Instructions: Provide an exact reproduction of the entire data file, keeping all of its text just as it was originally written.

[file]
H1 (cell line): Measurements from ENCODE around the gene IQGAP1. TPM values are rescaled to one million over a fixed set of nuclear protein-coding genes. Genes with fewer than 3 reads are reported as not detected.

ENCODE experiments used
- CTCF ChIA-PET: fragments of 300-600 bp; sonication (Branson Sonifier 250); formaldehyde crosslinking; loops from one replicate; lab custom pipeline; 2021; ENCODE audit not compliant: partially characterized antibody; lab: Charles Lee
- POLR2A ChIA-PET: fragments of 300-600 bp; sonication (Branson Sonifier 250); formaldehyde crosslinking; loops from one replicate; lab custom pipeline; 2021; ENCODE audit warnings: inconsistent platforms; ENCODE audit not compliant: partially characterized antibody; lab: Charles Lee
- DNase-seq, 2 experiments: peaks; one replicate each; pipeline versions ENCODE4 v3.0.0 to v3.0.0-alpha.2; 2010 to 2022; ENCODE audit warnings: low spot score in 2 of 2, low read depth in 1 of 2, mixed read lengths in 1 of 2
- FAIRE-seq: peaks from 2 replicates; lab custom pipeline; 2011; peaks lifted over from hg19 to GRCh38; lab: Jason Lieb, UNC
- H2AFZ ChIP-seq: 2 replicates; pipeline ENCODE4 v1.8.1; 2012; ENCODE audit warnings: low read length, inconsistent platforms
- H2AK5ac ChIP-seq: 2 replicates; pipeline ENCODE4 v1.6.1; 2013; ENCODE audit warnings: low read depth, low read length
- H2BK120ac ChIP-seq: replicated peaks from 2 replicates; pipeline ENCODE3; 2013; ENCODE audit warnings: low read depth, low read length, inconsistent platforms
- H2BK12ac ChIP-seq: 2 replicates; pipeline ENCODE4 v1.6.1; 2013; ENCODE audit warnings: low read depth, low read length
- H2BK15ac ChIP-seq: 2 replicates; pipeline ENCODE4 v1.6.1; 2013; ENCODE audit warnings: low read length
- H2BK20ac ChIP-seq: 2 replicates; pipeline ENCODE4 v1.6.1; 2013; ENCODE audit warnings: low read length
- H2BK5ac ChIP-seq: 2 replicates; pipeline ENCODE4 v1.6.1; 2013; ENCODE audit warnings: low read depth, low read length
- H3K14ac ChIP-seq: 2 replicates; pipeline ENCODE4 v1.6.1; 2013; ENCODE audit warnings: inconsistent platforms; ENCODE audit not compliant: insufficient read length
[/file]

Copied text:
H1 (cell line): Measurements from ENCODE around the gene IQGAP1. TPM values are rescaled to one million over a fixed set of nuclear protein-coding genes. Genes with fewer than 3 reads are reported as not detected.

ENCODE experiments used
- CTCF ChIA-PET: fragments of 300-600 bp; sonication (Branson Sonifier 250); formaldehyde crosslinking; loops from one replicate; lab custom pipeline; 2021; ENCODE audit not compliant: partially characterized antibody; lab: Charles Lee
- POLR2A ChIA-PET: fragments of 300-600 bp; sonication (Branson Sonifier 250); formaldehyde crosslinking; loops from one replicate; lab custom pipeline; 2021; ENCODE audit warnings: inconsistent platforms; ENCODE audit not compliant: partially characterized antibody; lab: Charles Lee
- DNase-seq, 2 experiments: peaks; one replicate each; pipeline versions ENCODE4 v3.0.0 to v3.0.0-alpha.2; 2010 to 2022; ENCODE audit warnings: low spot score in 2 of 2, low read depth in 1 of 2, mixed read lengths in 1 of 2
- FAIRE-seq: peaks from 2 replicates; lab custom pipeline; 2011; peaks lifted over from hg19 to GRCh38; lab: Jason Lieb, UNC
- H2AFZ ChIP-seq: 2 replicates; pipeline ENCODE4 v1.8.1; 2012; ENCODE audit warnings: low read length, inconsistent platforms
- H2AK5ac ChIP-seq: 2 replicates; pipeline ENCODE4 v1.6.1; 2013; ENCODE audit warnings: low read depth, low read length
- H2BK120ac ChIP-seq: replicated peaks from 2 replicates; pipeline ENCODE3; 2013; ENCODE audit warnings: low read depth, low read length, inconsistent platforms
- H2BK12ac ChIP-seq: 2 replicates; pipeline ENCODE4 v1.6.1; 2013; ENCODE audit warnings: low read depth, low read length
- H2BK15ac ChIP-seq: 2 replicates; pipeline ENCODE4 v1.6.1; 2013; ENCODE audit warnings: low read length
- H2BK20ac ChIP-seq: 2 replicates; pipeline ENCODE4 v1.6.1; 2013; ENCODE audit warnings: low read length
- H2BK5ac ChIP-seq: 2 replicates; pipeline ENCODE4 v1.6.1; 2013; ENCODE audit warnings: low read depth, low read length
- H3K14ac ChIP-seq: 2 replicates; pipeline ENCODE4 v1.6.1; 2013; ENCODE audit warnings: inconsistent platforms; ENCODE audit not compliant: insufficient read length